Sunday, October 26, 2014

The Red Convertible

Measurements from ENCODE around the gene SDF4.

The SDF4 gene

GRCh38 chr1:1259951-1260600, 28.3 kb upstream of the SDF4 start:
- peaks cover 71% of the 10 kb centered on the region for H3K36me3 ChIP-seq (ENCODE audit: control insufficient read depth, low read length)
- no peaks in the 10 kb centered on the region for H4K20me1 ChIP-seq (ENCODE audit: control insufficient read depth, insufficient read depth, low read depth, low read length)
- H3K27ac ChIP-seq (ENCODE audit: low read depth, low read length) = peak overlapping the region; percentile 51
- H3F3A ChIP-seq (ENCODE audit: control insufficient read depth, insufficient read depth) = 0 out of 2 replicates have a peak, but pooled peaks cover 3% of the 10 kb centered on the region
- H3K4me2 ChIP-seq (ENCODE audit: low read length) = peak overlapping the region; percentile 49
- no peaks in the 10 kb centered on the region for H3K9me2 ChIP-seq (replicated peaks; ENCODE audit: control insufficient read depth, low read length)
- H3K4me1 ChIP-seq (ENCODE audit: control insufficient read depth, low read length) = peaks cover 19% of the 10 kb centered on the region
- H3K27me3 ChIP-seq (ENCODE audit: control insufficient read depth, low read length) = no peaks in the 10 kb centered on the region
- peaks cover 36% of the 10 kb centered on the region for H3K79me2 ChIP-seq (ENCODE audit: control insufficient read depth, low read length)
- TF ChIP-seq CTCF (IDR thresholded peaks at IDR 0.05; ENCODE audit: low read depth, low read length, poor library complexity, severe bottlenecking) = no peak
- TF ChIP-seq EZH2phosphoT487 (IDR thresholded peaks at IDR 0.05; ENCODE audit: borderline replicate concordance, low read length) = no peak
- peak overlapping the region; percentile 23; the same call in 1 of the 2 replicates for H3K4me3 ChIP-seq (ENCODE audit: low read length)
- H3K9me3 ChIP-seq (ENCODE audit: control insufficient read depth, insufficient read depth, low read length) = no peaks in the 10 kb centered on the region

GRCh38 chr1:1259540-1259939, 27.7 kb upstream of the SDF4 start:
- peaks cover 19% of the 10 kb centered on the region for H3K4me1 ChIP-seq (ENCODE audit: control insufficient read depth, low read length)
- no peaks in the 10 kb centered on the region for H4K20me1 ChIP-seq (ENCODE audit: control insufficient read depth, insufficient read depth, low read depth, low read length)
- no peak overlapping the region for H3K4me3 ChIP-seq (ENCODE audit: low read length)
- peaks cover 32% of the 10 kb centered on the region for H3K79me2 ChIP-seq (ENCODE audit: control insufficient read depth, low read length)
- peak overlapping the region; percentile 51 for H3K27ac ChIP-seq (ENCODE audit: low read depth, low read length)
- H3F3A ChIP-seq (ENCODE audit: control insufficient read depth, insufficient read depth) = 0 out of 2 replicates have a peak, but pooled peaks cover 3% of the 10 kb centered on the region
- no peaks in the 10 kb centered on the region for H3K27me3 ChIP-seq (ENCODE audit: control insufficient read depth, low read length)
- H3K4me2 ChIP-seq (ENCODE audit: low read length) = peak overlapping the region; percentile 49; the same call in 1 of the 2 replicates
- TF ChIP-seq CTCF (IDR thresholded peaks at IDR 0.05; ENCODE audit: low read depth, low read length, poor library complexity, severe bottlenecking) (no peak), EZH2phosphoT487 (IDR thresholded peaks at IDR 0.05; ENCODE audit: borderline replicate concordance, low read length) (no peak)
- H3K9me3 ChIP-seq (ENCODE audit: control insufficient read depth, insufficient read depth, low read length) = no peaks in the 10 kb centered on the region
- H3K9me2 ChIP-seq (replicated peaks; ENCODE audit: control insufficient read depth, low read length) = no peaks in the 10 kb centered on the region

I first read this story a few years ago in a short story class and the impact is similar.  One thing I find interesting is my reaction to Lyman and remembering my classes reaction to his life post-Henry.  When my class read it then my teacher and then the students all made a big scene out of pointing out that Lyman was drunk and stoned when he tossed the picture in a bag and then in the closet.  They, and I think I went along with this, made it sound as though he was on a bender, like his life was out of control.  We talked about him as horribly sad and some people even made him sound a bit pathetic or like he'd become like Henry, just blankly watching the TV and not living.  This is a pretty bleak outlook on this young man and a guy in the mid seventies (or now) who has had a few drinks and smoked a joint is not "out of control", nothing about what he described sounds like he's fallen into a pit of sadness.  He was down one night and this happened, as things do.  Were we s convinced that he had to be spiraling in sadness to want to take down the picture of Henry?  I think so.  I think we have trouble allowing people to grieve how they want to, and we want to pass judgement on what they can and cannot handle.  Lyman probably went back and forth, up and down, had good days and bad over Henry's death for years - but it is much more dramatic for us to think of other wallowing.  To see tears being shed is much more concrete than someone who moves on only to have occasional bad nights - it doesn't make their suffering any less or their mourning.  Why do we like to impose how we think people should be sad?

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